Research and Advances
Architecture and Hardware Interactive immersion in 3D graphics


Complex 3D worlds built from scientific data or transformed into multiplayer games can be experienced naturally, not just viewed through flat 2D windows.
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Imagine running, flying, or slithering through Quake’s dank corridors, threatening skies, and twilight courtyards. Or striking off in new directions in whatever scientific visualization you were exploring. Who hasn’t wanted to peel back the walls or lift the roof off virtual structures to reveal hidden passageways, mechanisms, and secrets? Once inside you might also hope to gain a deeper understanding of physical, biological, or cosmological reality. You might even learn to control the processes that brought that reality into existence. Figure

Even those of us outside the scientific community are about to have the opportunity to experience not only game worlds in this way but virtually explore, say, strands of human DNA, fluid flow in a human heart, metastasizing cancer cells, the structure of a mouse cerebellum, or a computer-aided design model of an airplane or office building.

3D virtual imagery is increasingly being adapted into all-encompassing visual and haptic (force feedback) interfaces, as the articles in this special section attest. Hybrid environments, where real and virtual objects and rich user sensation coexist in the same overlapping space, represent a big step beyond both purely virtual visualizations and augmented reality environments where virtual images are superimposed on real objects. Flight simulators are a perfect hybrid example, putting real cockpit and flight controls in the user’s hands and computer-generated sky, weather, and runways in the background.

Users, also described here as participants, get to look around, over, and under the objects being displayed. These objects, including tools and parts, feel real, have mass, and handle in the usual way, with appropriate visual and haptic feedback. Experiencing the sensations of being in a familiar physical environment, some participants are likely to wonder where the virtual ends and the real begins, especially when they simultaneously working with real and virtual things.

Notable emerging applications include designing medical implants, painting virtual images, training for construction procedures, treating phobias, exploring scientific models, viewing the activity within multiplayer games, and delivering telepresence and teleimmersion (as in, say, a trip to the wreck of the Titanic or a proposed robotic repair mission to the Hubble Space Telescope). The physical scale of such projects ranges from the infinitesimal to the huge: from microscopic nanomachines, to molecular structures, to biological functions, to a virtual canvas, to space shuttle payloads.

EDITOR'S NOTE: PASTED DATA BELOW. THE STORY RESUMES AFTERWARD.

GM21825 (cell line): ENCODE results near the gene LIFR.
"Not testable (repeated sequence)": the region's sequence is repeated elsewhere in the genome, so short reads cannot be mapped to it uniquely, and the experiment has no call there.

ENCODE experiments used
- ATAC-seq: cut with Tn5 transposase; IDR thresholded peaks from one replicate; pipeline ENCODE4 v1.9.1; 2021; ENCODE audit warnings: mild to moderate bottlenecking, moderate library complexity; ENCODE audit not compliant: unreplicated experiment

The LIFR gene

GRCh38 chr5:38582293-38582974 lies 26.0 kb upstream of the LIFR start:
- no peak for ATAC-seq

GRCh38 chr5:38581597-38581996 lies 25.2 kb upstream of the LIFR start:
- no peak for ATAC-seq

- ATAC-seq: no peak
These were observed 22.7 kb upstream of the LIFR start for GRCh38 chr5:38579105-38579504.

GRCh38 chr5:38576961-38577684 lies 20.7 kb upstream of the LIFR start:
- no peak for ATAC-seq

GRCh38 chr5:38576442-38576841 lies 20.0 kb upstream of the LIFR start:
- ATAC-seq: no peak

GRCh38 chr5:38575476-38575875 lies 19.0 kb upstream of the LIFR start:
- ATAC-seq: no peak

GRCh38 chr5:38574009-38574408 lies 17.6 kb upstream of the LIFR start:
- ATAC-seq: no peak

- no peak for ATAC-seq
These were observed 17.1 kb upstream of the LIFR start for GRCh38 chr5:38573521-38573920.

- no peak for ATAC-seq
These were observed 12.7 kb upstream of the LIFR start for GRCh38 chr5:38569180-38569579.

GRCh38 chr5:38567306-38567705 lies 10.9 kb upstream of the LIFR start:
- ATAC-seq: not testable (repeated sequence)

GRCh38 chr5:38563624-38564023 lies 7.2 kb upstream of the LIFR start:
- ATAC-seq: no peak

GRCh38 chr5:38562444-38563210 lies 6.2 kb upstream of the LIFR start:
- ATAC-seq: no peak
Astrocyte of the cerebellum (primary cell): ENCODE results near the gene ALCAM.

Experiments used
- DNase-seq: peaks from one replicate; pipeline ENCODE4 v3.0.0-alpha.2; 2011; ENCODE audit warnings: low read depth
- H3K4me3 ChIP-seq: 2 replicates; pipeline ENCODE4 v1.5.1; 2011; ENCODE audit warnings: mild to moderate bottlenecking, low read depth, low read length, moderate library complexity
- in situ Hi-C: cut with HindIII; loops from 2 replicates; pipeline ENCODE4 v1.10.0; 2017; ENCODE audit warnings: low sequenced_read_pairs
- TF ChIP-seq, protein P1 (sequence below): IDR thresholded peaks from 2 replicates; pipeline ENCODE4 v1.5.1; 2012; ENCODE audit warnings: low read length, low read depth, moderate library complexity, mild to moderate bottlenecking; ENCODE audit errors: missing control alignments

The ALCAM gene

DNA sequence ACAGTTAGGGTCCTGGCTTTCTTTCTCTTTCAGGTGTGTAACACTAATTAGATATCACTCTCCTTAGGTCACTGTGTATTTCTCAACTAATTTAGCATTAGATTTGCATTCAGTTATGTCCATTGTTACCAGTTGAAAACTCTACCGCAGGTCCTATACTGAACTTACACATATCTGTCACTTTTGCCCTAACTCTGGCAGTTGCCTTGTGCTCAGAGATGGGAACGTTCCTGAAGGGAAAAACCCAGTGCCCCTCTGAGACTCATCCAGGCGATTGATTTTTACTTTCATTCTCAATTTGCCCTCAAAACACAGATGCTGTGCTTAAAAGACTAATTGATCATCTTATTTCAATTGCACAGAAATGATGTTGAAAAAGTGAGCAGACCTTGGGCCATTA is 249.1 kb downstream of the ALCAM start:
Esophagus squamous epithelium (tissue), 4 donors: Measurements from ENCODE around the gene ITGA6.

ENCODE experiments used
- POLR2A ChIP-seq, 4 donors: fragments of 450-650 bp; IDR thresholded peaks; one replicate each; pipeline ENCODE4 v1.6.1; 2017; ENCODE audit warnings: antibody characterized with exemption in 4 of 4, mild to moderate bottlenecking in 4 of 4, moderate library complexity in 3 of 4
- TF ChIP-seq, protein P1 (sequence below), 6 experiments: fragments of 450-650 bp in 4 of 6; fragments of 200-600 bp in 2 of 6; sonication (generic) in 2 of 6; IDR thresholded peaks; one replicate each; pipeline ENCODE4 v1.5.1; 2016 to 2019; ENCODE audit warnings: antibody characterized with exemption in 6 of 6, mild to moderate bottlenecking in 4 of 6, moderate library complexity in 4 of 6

Scharver et al. explain how medical sculptors and neurosurgeons, using a hybrid display called the Personal Augmented Reality Immersive System, are beginning to create custom-fit cranial implant models for patients with severely injured heads. These 3D models are based on the patients’ computed tomography data, which the system superimposes over the sculptors’ hands. The sculptors feel as if they’re handling physical models and real tools. Building virtual material into the defect model, they gradually shape the implant’s virtual geometry to fit a patient’s critical physical needs.

Objects, including tools and parts, feel real, have mass, and handle in the usual way, with appropriate visual and haptic feedback.

The physically based virtual painting system and interactive paint model created and presented here by Lin et al. harness the illusion of physical interaction with paints, brushes, surfaces, color, texture, and light, enabling users to express their visual and emotional imaginations within the digital equivalent of a traditional painter’s studio. Future research will look to capture the paint strokes of master artists via the haptic interface, then use them to train novices.